Even Caruso’s death had a heroic quality that went beyond the sad procession of infections, operations, recoveries and relapses. A couple of decades later, the whole business could have been easily cleared up with antibiotics, but in 1921 a bacterial invasion of the pleural cavity was all too likely to prove fatal. What sparked it off was probably an accident that occurred on stage one night at the Met in early December 1920, during a performance of Samson et Dalila, when one of the falling pillars (made out of wire and basketwork) struck Caruso in the left side. In the days that followed he complained of pains just below the kidney, and a week later sang the whole of Act I of L’elisir d’amore while wiping the blood from his mouth onto a succession of handkerchiefs passed to him from the wings. The rest of the performance had to be cancelled. His doctor persisted in reassuring everyone that the trouble was only a burst blood vessel at the base of the tongue, and Caruso himself was reluctant to admit there was anything seriously wrong. The trouble worsened. On Christmas Eve, during one of the intervals in La Juive, the conductor visited his dressing-room and found him sitting in a chair weeping with pain. It was the last time he ever appeared on stage. The next day he was seized with such agonizing pain that, as he later wrote to his brother Giovanni, his howls were ‘so loud they heard me on the street from the eighteenth floor’.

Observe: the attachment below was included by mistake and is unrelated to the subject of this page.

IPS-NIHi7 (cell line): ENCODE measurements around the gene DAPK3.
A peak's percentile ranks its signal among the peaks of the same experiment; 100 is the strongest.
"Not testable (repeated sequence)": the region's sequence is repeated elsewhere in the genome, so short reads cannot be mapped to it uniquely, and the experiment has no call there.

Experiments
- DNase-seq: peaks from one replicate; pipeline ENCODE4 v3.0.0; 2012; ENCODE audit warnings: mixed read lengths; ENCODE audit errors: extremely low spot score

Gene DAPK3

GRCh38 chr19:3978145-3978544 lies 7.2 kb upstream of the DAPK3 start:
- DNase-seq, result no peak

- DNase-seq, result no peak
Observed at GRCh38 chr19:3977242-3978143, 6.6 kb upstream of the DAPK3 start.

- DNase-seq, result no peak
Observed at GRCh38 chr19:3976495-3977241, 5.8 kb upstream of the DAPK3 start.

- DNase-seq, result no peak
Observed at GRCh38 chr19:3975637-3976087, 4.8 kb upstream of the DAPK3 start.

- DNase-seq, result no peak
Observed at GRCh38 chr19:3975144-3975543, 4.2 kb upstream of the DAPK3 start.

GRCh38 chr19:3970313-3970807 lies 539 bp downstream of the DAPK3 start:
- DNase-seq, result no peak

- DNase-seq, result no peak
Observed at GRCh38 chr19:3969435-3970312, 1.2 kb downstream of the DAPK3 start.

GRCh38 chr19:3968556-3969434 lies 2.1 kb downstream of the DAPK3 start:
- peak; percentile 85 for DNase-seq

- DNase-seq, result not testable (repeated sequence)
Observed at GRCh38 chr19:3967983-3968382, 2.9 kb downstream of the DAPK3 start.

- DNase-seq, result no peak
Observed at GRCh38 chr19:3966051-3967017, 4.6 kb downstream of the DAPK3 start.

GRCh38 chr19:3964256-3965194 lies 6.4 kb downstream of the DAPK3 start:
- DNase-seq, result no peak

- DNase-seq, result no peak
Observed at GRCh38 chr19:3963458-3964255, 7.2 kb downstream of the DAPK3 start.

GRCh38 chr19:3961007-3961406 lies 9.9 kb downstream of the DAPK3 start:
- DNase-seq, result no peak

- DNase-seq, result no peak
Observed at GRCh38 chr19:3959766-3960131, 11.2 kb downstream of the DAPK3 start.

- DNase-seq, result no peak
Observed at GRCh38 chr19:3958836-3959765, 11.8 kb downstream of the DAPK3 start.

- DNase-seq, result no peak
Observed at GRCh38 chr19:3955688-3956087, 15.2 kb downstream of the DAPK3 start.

An operation was carried out under local anaesthetic to drain fluid and pus from the chest. Over the following weeks, more abscesses formed, necessitating a further five operations: during one of these a four-inch piece of rib had to be removed to gain access to the seat of the infection. Over a period of three months Caruso lost an alarming proportion of his 215-pound weight, but though still weak and shaky and looking ten years older, by April he seemed to be mending. During his illness he had often talked of wanting to die in Italy, and against the wishes of his wife and doctors he insisted on going through with plans for travel even when the danger was apparently past. His party sailed for Italy on 28th May. For a month or more he enjoyed the sun and air of Naples, his days a ceaseless round of visits from friends, admirers and hangers-on. Whether the strain was too much for an exhausted man, or whether the trouble came from an old operation wound which had still not fully healed, he contracted a new infection, probably an abscess close to the kidney. Preparations were made to transport him to Rome for surgery, but the only part of the journey he managed to complete was the short distance from Sorrento to Naples. He died there, in the Hotel Vesuvio, during the night of 1st August, 1921.